Gut microbiome research has steadily gained momentum and is here to stay! The role of the gut extends far beyond digestion. It is amazing to think that your gut is home to trillions of bacteria, archaea, fungi, and viruses. Having such a diverse gut microbiome is linked to better health outcomes such as increased immune function and even decreased risk of cardiovascular events. Given this information, it is no surprise that identifying ways to improve gut health is a growing trend. Probiotics have gained a lot of attention for their effects on the gut. What exactly are probiotics, can they really help our gut health, and do they really impact sports performance?
The word probiotics is derived from the Greek term meaning “for life”. The official definition of probiotics is “live microbial-fed supplements which beneficially affect the host animal by improving microbial balance”. Simply put, probiotics are live microorganisms that are beneficial for you, especially your digestive system. Sometimes probiotics are referred to as live cultures (commonly seen on yogurt labels) or “good” bacteria because of their ability to promote the growth of good bacteria in your gut. Having an imbalance of good and bad bacteria in the gut can cause some unpleasant symptoms that are not limited to gastrointestinal function. Most people are aware that imbalances can cause digestive issues.
Interestingly, gut imbalances are also linked to autoimmune issues, inflammation, and dysbiosis – a persistent imbalance of the gut’s microbial environment. This is where probiotics can help!
There are numerous microbial species or bacteria that meet the definition of probiotics. Some of the most studied ones include Lactococcus and Bifidobacterium. Research has identified numerous benefits of consuming probiotic foods and supplements. The benefits are strain-specific, meaning certain types of bacteria confer specific benefits. For example, subjects supplementing with Lactobacillus Helveticas and Bifidobacteria Longum reported fewer symptoms of anxiety and depression. Regular supplementation with Bifidobacterium Lactis is correlated with improved immune health. Numerous strains are linked to a decreased risk of developing upper respiratory illnesses in physically active individuals. B. Coagulans are thought to lessen the discomfort of delayed-onset muscle soreness. The benefits of probiotics indirectly improve athletic performance. Prolonged intense exercise or rigorous training schedules can make an athlete more susceptible to falling ill and missing practices/performances. Improving immune health and function decreases the likelihood of an athlete becoming sick!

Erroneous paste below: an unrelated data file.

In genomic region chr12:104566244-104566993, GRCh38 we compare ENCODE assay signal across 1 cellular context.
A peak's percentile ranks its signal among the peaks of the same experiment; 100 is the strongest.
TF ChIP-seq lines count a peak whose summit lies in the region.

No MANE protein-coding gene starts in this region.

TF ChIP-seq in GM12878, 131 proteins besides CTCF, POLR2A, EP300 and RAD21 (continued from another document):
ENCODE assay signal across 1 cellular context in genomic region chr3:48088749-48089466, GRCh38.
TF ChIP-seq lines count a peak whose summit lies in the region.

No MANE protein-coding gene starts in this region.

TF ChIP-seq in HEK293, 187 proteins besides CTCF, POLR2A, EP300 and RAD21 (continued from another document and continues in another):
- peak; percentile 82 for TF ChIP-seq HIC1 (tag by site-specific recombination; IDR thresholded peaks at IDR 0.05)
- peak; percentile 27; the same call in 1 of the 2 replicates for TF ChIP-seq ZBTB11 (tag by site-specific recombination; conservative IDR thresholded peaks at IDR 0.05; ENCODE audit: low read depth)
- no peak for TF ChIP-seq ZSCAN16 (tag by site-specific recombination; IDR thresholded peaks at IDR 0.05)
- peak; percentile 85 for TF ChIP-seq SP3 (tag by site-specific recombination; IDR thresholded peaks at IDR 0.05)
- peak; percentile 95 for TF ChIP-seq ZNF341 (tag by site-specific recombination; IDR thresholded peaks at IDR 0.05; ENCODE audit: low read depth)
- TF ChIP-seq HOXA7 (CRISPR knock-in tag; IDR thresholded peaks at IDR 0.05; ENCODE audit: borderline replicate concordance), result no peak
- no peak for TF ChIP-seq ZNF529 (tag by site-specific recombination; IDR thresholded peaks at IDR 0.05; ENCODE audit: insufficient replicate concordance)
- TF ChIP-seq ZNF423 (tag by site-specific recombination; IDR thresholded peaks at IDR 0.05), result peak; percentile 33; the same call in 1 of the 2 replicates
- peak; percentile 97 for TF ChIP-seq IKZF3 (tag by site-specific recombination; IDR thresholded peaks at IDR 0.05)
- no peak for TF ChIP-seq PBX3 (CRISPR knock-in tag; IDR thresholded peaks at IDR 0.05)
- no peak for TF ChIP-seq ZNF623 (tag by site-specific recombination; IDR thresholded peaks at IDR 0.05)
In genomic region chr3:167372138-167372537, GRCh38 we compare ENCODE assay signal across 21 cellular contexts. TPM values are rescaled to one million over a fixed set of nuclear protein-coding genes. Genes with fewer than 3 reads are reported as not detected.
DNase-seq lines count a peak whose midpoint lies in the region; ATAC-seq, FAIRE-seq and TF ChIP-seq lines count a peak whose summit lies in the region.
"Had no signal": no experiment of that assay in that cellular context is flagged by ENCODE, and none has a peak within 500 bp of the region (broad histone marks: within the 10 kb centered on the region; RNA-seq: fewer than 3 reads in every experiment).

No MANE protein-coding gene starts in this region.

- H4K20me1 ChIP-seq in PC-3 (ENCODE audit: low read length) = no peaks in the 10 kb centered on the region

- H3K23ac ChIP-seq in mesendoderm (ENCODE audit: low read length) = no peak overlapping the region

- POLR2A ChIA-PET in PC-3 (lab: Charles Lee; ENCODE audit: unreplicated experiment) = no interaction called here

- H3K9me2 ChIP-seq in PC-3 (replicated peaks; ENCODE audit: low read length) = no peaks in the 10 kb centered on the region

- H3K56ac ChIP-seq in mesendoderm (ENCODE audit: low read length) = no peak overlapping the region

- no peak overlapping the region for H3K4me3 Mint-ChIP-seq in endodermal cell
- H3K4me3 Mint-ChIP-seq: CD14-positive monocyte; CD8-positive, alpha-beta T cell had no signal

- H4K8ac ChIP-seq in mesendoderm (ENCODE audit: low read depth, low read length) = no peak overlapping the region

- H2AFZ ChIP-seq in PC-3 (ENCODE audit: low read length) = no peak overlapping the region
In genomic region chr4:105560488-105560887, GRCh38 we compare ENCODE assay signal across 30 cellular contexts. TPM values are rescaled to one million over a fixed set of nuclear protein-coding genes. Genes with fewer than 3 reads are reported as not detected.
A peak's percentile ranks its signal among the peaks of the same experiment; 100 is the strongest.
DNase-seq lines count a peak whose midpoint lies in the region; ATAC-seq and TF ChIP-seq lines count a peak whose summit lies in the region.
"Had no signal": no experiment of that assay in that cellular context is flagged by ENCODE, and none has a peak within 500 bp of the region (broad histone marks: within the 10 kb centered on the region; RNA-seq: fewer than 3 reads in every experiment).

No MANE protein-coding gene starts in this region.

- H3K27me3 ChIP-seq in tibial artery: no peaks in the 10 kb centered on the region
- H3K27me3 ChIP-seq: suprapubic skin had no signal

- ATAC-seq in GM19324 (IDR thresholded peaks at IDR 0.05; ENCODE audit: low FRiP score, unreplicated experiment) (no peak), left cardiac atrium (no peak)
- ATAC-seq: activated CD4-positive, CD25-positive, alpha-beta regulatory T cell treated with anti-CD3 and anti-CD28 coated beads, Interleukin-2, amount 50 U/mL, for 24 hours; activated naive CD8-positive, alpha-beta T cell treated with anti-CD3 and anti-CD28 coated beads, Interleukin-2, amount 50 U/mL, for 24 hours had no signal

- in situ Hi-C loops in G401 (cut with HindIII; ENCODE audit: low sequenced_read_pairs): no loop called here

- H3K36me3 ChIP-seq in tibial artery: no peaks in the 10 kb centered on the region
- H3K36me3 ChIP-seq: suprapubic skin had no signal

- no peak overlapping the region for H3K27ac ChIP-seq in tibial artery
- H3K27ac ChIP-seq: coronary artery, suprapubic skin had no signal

Want to incorporate probiotics into your daily regimen? The multitude of strains and benefits can make this a daunting task. Here are a few tips. First, consuming probiotic-rich foods is an easy way to reap the benefits. Fermented foods are a great source of live bacteria. Yogurt, kimchi, and sauerkraut are a few examples. Not a huge fan of fermented foods? Supplementation with probiotics can help. Here are a few things to keep in mind when looking for probiotic supplements. Most supplements should list the colony-forming units (CFU) or number of live microorganisms. Research has found that the number of CFUs can influence the effectiveness of probiotics. Make sure to check for the dosage associated with the specific bacteria of your supplement. The National Institutes of Health is a terrific resource for information on probiotics. Probiotics are live microorganisms, therefore the date they were packaged and how they are stored is important. Fortunately, advances in science have led to some supplements that do not require refrigeration. Take probiotic supplements 30 minutes prior to a meal to ensure the healthy bacteria makes it to your gut! Daily supplementation is recommended. Remember the best probiotic practices include a combination of supplementation and eating a well-balanced meal.
Cassie Evans is a registered dietitian and a published researcher. She has studied sports nutrition and completed an internship with the University of Miami Sports Nutrition Team and Nova Southeastern University’s sports performance team. She holds a Bachelor of Science in Exercise and Sports Science and received her CISSN in 2018. She is currently pursuing her doctorate in Human and Sports Performance from the Rocky Mountain University of Health Professions.
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